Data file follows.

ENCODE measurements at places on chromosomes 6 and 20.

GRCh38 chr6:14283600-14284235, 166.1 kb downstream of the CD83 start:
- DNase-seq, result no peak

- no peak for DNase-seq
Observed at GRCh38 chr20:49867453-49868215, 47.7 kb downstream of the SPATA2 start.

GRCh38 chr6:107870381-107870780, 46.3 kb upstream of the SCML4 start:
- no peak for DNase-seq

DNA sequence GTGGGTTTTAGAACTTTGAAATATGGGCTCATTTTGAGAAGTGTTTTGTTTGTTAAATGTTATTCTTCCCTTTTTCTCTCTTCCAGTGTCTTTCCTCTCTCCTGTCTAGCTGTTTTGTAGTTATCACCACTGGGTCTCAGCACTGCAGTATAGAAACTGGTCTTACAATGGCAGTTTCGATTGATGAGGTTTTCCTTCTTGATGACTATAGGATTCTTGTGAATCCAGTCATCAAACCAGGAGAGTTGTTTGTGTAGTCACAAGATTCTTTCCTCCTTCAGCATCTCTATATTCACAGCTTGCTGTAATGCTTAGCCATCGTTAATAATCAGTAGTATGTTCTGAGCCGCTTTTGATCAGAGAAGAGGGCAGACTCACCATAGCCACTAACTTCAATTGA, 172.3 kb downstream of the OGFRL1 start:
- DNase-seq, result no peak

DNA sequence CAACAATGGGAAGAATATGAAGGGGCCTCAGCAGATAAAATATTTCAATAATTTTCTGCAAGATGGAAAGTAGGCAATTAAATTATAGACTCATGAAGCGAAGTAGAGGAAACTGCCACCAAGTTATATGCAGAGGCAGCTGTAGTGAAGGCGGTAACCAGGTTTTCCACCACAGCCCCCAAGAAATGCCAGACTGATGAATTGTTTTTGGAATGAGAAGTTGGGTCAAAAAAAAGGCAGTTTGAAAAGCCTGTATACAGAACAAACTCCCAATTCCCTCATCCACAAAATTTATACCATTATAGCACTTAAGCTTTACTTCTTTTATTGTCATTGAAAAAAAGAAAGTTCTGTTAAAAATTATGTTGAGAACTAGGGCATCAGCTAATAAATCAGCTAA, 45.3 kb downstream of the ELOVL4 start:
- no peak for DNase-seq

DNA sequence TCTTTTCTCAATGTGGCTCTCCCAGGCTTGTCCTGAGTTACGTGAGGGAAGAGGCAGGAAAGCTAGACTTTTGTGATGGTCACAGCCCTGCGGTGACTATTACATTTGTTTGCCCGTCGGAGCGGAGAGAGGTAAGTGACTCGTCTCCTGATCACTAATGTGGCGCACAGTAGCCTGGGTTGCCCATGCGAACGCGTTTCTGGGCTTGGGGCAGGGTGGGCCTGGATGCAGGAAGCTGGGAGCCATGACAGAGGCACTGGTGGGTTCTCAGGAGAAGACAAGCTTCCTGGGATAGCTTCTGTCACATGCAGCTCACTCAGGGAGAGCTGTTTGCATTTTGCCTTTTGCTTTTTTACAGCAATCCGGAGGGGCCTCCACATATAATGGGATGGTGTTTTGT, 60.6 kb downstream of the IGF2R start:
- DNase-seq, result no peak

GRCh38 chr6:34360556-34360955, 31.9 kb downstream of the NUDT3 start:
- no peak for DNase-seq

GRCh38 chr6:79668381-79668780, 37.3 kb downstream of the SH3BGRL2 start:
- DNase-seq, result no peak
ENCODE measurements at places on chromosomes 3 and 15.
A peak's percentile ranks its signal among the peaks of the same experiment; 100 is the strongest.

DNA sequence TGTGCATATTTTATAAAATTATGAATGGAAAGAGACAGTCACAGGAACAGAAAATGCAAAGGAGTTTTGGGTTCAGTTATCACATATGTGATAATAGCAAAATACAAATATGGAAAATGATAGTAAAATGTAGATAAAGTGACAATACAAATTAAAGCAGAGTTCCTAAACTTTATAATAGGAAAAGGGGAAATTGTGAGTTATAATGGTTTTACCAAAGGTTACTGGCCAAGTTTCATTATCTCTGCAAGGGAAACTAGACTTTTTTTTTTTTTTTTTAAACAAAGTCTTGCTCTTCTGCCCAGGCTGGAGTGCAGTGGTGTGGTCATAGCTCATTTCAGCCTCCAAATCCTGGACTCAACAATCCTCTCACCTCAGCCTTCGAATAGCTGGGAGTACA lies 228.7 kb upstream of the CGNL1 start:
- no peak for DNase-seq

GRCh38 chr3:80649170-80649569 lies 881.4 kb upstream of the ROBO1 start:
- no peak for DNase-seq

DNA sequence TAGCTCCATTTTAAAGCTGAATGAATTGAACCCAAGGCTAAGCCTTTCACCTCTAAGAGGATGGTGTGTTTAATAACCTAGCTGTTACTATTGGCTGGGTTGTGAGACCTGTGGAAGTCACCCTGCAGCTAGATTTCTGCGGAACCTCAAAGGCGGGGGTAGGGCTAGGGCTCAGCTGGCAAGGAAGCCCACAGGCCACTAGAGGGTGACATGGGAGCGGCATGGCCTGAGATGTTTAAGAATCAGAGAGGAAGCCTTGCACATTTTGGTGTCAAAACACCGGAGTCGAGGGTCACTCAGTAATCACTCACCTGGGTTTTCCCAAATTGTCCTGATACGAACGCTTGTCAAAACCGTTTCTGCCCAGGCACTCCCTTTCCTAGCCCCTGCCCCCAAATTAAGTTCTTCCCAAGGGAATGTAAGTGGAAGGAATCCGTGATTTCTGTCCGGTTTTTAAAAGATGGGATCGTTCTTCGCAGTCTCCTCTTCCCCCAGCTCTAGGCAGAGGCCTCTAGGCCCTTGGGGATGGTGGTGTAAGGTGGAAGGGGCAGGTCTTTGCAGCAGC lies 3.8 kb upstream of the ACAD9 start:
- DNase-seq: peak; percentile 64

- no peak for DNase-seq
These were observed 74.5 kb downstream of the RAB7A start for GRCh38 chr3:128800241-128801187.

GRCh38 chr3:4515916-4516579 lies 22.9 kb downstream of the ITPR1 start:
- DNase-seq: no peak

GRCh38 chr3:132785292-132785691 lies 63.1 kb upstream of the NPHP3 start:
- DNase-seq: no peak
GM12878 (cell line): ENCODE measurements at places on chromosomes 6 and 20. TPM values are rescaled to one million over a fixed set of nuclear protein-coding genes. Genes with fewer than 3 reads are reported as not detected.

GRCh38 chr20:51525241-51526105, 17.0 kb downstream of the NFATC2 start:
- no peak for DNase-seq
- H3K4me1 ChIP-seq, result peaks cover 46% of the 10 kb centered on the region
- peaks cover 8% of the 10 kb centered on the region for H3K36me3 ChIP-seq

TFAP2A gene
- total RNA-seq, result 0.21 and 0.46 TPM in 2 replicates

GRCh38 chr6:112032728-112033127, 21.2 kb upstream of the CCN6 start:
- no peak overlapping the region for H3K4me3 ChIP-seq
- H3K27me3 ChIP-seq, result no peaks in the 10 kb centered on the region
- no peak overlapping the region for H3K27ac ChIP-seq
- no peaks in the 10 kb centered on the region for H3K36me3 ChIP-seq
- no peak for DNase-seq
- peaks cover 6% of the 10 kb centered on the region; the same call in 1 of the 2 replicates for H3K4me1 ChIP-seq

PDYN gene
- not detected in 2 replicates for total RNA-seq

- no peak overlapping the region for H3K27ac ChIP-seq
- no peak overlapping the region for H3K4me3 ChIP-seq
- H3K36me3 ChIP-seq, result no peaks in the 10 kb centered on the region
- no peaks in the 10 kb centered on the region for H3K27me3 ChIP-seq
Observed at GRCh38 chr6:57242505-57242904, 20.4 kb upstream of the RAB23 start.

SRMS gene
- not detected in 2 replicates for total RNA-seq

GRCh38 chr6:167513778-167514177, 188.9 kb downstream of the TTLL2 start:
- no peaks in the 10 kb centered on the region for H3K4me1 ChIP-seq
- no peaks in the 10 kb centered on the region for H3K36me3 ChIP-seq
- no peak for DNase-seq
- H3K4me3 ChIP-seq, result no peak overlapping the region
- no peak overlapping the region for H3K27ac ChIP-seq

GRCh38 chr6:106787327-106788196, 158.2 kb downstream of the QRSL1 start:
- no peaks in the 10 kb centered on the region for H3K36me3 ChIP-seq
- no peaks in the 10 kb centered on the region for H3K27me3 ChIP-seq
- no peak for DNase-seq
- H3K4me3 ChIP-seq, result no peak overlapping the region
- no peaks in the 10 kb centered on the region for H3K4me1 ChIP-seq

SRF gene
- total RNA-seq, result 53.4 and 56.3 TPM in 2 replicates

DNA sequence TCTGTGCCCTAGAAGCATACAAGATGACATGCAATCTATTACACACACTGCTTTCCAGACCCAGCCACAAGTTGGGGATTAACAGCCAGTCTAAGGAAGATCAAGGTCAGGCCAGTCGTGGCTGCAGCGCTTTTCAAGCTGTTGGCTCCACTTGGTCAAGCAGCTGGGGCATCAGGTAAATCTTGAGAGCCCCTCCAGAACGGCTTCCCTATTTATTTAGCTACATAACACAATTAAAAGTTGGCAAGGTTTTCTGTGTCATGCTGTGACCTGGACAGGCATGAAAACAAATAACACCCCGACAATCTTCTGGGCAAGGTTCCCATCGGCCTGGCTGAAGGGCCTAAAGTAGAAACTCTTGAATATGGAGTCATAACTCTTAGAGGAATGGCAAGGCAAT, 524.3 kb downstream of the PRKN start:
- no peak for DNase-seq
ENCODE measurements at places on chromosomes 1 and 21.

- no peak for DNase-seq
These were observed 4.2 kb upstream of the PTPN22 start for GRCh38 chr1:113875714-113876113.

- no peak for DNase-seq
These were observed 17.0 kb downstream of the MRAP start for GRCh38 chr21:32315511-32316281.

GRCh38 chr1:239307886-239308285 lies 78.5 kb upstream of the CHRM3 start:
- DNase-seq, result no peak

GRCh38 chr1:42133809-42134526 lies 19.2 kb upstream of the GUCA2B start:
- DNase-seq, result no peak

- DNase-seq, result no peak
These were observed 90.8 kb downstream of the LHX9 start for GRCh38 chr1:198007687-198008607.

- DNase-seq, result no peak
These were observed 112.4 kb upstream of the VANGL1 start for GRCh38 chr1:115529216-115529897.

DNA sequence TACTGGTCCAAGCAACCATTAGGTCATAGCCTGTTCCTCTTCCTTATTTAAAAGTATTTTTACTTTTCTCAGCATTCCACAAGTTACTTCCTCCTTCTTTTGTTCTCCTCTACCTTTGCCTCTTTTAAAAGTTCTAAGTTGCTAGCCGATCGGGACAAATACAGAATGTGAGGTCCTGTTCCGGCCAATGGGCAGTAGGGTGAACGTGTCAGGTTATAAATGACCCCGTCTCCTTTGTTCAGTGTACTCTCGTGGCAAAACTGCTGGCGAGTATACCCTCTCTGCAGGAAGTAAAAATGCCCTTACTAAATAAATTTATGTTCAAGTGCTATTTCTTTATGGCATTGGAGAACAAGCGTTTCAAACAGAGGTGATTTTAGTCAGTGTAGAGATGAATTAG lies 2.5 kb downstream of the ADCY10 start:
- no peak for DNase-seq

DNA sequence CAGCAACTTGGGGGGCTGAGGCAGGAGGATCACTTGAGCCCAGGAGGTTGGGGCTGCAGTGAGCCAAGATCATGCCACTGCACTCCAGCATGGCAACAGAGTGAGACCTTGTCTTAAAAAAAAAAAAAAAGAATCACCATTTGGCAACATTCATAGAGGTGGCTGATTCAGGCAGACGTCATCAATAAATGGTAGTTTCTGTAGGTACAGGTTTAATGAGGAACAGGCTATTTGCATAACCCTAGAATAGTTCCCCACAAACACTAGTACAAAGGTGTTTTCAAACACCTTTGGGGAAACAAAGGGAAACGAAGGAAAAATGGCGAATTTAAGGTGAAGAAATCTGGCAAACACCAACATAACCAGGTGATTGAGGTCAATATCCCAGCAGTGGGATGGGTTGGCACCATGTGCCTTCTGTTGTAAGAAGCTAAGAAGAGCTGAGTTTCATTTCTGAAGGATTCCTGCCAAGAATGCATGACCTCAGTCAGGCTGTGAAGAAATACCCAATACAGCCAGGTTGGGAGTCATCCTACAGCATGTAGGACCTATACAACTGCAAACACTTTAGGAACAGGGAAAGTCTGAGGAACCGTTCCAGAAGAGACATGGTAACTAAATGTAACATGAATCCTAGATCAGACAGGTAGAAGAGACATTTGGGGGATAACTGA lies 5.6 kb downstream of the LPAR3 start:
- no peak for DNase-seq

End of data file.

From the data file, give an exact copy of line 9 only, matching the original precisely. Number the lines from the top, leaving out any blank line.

- DNase-seq, result no peak